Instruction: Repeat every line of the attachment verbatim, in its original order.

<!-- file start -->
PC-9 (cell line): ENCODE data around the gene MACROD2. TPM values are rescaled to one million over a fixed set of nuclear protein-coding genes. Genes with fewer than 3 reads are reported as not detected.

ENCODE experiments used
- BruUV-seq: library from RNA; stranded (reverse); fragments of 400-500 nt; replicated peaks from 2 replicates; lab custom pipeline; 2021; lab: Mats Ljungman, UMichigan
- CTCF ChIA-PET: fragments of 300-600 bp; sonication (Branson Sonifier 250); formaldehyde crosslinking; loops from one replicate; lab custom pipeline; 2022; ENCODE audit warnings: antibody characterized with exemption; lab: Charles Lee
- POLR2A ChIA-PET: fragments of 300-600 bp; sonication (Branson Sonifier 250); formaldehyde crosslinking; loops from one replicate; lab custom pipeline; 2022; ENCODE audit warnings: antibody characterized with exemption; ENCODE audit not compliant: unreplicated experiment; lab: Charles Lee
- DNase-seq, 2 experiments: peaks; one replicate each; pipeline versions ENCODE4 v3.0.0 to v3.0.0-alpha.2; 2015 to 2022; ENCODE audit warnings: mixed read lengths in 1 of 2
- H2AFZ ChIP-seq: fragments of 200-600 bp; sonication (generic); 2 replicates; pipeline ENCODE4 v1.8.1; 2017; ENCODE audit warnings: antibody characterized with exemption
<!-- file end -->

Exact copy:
PC-9 (cell line): ENCODE data around the gene MACROD2. TPM values are rescaled to one million over a fixed set of nuclear protein-coding genes. Genes with fewer than 3 reads are reported as not detected.

ENCODE experiments used
- BruUV-seq: library from RNA; stranded (reverse); fragments of 400-500 nt; replicated peaks from 2 replicates; lab custom pipeline; 2021; lab: Mats Ljungman, UMichigan
- CTCF ChIA-PET: fragments of 300-600 bp; sonication (Branson Sonifier 250); formaldehyde crosslinking; loops from one replicate; lab custom pipeline; 2022; ENCODE audit warnings: antibody characterized with exemption; lab: Charles Lee
- POLR2A ChIA-PET: fragments of 300-600 bp; sonication (Branson Sonifier 250); formaldehyde crosslinking; loops from one replicate; lab custom pipeline; 2022; ENCODE audit warnings: antibody characterized with exemption; ENCODE audit not compliant: unreplicated experiment; lab: Charles Lee
- DNase-seq, 2 experiments: peaks; one replicate each; pipeline versions ENCODE4 v3.0.0 to v3.0.0-alpha.2; 2015 to 2022; ENCODE audit warnings: mixed read lengths in 1 of 2
- H2AFZ ChIP-seq: fragments of 200-600 bp; sonication (generic); 2 replicates; pipeline ENCODE4 v1.8.1; 2017; ENCODE audit warnings: antibody characterized with exemption